Unlike much of what I've found in political blogs, I like to differentiate between fiscal matters and social matters. (Of course, overlap occurs when social matters use government funding.) When it comes to fiscal conservatism vs. fiscal liberalism, I think it would be better to fluctuate (to a certain degree) as is wise for the current situation. That is to say: Sometimes the Federal government will need to spend money on Interstate highways, and sometimes not. Sometimes a state government won't have the money to fund college grants, and sometimes a state budget will permit these opportunities. The same goes for local governments. Money matters should always be up for debate.
As far as social matters go, you can't stop the flow of history. At the same time, human beings seem to be hesitant to rapid change: Humans can't handle too much, too soon. An abridged social history of the United States of America, from colonial times to the American republic, could read like this: From religious persecution to a new land of religious freedom, from monarchical colonial rule to independence, from slavery to freedom, from a limited electorate to suffrage, from Jim Crow to civil rights, and beyond!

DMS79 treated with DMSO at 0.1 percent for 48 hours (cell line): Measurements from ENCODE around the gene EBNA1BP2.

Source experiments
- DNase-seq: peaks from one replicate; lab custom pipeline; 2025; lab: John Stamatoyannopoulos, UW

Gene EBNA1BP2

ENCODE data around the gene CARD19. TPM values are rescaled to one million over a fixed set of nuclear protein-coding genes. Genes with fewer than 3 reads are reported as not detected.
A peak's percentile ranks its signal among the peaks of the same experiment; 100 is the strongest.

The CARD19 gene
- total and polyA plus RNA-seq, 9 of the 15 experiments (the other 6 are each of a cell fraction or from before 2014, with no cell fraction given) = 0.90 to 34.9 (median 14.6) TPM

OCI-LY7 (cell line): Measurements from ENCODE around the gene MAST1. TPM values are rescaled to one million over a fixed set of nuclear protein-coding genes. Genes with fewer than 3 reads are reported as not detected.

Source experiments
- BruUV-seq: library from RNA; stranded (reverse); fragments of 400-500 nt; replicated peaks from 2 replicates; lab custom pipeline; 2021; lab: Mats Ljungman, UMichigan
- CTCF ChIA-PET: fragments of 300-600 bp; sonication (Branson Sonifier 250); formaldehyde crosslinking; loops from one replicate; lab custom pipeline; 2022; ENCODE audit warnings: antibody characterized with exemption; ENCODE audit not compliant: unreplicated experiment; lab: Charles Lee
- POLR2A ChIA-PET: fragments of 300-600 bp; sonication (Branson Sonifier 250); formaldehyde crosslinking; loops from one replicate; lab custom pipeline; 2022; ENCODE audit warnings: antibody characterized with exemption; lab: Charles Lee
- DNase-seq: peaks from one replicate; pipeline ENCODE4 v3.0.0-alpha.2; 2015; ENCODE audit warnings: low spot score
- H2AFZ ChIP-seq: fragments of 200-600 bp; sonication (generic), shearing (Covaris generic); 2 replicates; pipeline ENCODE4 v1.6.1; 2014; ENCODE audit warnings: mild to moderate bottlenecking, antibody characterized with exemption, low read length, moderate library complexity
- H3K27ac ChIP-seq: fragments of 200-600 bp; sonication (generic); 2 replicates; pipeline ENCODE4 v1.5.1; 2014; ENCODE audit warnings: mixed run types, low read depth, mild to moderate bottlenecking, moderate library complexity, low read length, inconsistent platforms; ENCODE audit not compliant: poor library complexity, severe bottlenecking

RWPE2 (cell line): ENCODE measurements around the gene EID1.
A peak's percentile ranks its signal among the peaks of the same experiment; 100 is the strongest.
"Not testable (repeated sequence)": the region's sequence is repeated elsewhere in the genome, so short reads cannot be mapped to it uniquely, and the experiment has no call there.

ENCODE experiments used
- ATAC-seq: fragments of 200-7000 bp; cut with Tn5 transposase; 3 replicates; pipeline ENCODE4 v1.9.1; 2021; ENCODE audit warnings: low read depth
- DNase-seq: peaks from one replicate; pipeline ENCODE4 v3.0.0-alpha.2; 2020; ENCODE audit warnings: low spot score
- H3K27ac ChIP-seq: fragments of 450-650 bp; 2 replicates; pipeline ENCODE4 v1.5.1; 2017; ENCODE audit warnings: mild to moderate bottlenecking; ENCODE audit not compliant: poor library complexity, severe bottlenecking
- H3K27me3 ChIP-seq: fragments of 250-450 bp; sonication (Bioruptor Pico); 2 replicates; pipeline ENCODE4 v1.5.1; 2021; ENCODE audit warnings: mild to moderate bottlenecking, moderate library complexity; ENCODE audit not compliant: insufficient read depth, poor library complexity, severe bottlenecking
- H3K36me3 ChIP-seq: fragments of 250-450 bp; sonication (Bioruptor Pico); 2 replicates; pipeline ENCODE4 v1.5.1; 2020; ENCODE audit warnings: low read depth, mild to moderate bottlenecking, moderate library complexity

Note that the above took around 400-plus years to accomplish. Along the way, there were a lot of hesitant forces to slow the flow of history. Even today, there are politicians who want to legislate human reproductive issues. There are factions in the United States who don't want committed couples to file joint tax returns (because that's what Federally-recognized "marriage" boils down to)!
I'll elaborate more on these issues in future blog posts, with a lot of silliness and a dash of reason to support my opinions. If the comments section is open, feel free to comment, just don't be a douche. (Since this is my blog, I'll be the judge of that!)